Dear Majority Leader McConnell, Majority Whip Cornyn and Chairman Crapo:

On behalf of Americans for Tax Reform (ATR) I write to express ATR’s strong support for using the Congressional Review Act (CRA) to reverse the Consumer Financial Protection Bureau’s (CFPB) recently published rule relating to arbitration agreements.

The CFPB’s arbitration rule would do little in the way of benefiting American consumers, and instead would result in a flood of class-action lawsuits putting more money in the pockets of trial lawyers. The arbitration rule would cost consumers billions and lead to a projected 6,000 class action lawsuits every five years.

According to the CFPB’s own study, average payouts to consumers after litigation was less than $2.00 per person, which is significantly lower that the amount awarded during the arbitration process. The same study found that only 20 percent of class-action lawsuits are approved and among those the average wait time for a settlement was roughly three years. This is compared to the arbitration process where the wait time is an average of only 6.9 months.

I urge you and your colleagues in Congress to support S.J. Res. 47 introduced by Senator Mike Crapo (R-ID), which would use the authority granted under the Congressional Review Act to reverse the CFPB’s arbitration rule.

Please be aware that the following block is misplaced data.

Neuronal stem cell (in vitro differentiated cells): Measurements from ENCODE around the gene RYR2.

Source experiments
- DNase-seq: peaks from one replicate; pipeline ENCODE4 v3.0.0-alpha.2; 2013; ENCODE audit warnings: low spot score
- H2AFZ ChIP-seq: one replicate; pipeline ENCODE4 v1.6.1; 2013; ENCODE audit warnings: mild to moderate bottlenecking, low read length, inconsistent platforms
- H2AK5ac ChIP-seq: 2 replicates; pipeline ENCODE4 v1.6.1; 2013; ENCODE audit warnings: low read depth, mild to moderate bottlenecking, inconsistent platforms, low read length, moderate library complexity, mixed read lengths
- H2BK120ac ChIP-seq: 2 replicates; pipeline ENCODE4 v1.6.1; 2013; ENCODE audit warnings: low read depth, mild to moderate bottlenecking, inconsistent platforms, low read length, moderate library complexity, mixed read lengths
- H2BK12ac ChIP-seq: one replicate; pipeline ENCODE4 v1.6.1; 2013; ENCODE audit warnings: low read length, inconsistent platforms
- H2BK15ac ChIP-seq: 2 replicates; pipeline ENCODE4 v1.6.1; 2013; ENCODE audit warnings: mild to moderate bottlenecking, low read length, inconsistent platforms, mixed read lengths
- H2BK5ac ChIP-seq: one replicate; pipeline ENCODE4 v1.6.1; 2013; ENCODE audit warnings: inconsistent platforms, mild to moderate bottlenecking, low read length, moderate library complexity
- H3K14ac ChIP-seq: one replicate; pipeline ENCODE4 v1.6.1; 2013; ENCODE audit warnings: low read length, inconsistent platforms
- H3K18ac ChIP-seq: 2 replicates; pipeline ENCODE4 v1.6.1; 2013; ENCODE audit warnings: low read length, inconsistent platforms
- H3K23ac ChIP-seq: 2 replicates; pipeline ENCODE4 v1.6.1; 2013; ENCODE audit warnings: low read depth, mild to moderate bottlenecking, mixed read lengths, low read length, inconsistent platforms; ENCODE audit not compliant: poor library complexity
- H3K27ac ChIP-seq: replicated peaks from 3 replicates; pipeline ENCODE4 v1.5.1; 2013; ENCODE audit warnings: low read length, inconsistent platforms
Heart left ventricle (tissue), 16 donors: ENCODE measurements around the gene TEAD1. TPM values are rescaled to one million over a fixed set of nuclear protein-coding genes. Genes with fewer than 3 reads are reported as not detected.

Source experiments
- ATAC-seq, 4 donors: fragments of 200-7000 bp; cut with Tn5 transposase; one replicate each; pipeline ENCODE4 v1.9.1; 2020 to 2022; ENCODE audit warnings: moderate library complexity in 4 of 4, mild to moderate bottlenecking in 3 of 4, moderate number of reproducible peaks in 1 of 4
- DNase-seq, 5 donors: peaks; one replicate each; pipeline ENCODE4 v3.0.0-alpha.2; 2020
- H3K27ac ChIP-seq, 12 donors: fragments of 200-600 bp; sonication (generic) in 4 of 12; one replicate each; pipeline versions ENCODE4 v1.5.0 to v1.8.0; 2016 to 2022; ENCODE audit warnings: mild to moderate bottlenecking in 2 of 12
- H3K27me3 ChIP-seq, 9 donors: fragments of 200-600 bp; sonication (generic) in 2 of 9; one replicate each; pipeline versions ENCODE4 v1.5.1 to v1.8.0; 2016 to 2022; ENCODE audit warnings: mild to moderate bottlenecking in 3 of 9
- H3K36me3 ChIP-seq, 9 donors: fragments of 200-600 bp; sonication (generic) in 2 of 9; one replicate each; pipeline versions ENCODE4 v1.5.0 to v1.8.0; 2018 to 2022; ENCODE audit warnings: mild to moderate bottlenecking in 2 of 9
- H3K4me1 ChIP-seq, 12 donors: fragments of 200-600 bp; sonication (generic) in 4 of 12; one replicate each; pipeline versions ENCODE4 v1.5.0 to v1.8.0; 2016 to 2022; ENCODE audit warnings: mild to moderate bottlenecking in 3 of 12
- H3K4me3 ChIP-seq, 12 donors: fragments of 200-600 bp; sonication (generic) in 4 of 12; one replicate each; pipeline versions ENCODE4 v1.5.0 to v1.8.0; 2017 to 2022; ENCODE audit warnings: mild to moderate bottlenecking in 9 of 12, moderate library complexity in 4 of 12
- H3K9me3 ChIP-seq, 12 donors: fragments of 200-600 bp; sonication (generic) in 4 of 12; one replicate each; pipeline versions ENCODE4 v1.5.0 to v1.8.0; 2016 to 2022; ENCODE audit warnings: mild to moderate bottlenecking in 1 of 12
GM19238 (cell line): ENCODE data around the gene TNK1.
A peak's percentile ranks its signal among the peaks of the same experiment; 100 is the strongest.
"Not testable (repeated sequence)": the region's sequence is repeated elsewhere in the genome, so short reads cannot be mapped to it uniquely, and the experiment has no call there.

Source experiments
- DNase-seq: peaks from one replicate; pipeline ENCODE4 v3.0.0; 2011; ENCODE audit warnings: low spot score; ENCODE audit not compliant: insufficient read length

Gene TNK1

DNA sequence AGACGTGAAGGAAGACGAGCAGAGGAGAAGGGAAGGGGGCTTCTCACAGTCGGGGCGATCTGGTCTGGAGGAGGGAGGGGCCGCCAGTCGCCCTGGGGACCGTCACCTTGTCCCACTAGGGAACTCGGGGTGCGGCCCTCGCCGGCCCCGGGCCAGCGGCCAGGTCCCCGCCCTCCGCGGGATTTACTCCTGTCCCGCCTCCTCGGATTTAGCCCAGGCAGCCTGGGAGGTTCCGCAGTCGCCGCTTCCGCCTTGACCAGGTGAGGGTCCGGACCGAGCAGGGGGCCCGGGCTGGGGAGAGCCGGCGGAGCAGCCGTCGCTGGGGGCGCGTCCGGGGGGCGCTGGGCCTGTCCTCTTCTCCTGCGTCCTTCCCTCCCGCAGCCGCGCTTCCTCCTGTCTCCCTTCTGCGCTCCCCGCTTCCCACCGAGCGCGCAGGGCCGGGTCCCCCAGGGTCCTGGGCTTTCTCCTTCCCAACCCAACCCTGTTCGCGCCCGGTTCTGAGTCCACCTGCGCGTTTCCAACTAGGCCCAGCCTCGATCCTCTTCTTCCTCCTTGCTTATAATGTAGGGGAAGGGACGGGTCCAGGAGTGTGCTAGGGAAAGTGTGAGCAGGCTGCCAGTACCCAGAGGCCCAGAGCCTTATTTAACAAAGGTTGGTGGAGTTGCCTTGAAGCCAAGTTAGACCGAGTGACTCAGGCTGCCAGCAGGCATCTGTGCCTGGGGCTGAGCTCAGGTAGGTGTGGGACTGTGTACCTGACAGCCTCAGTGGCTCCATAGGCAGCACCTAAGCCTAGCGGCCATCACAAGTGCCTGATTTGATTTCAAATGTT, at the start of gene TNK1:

Sincerely,

Grover G. Norquist
President
Americans for Tax Reform 

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Foxconn Deal Demonstrates Success of Gov. Walker’s Reforms

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Posted by Shane Otten on Friday, July 28th, 2017, 12:30 PM PERMALINK

Wisconsin Gov. Scott Walker (R) joined President Trump and House Speaker Paul Ryan at the White House this week to announce that Wisconsin has been selected as the location for Taiwan-based Foxconn’s first U.S. manufacturing plant. Foxconn, the world’s largest electronic manufacturing services provider, will invest $10 billion in a new facility, most likely in Racine or Kenosha county, that could create up to 13,000 jobs in the Badger State with an average salary of $53,875 plus benefits

The deal owes a lot of its success to reforms signed into law by Gov. Walker that have made Wisconsin more attractive to job creation and investment. Wisconsin beat out six other states for the Foxconn factory, which will produce liquid crystal display (LCD) screens. One of the states Foxconn passed over is Illinois, Wisconsin’s neighbor, and a state that is moving in the opposite direction from Wisconsin when it comes to fiscal policy. Illinois lawmakers have repeatedly raised taxes in recent years, imposing a massive 32% income tax hike earlier this month. Meanwhile, Illinois Speaker Mike Madigan and his caucus henchmen refuse to make structural spending reforms that are necessary to rectify the unsustainable growth of state spending or the state’s $130 billion unfunded pension liability.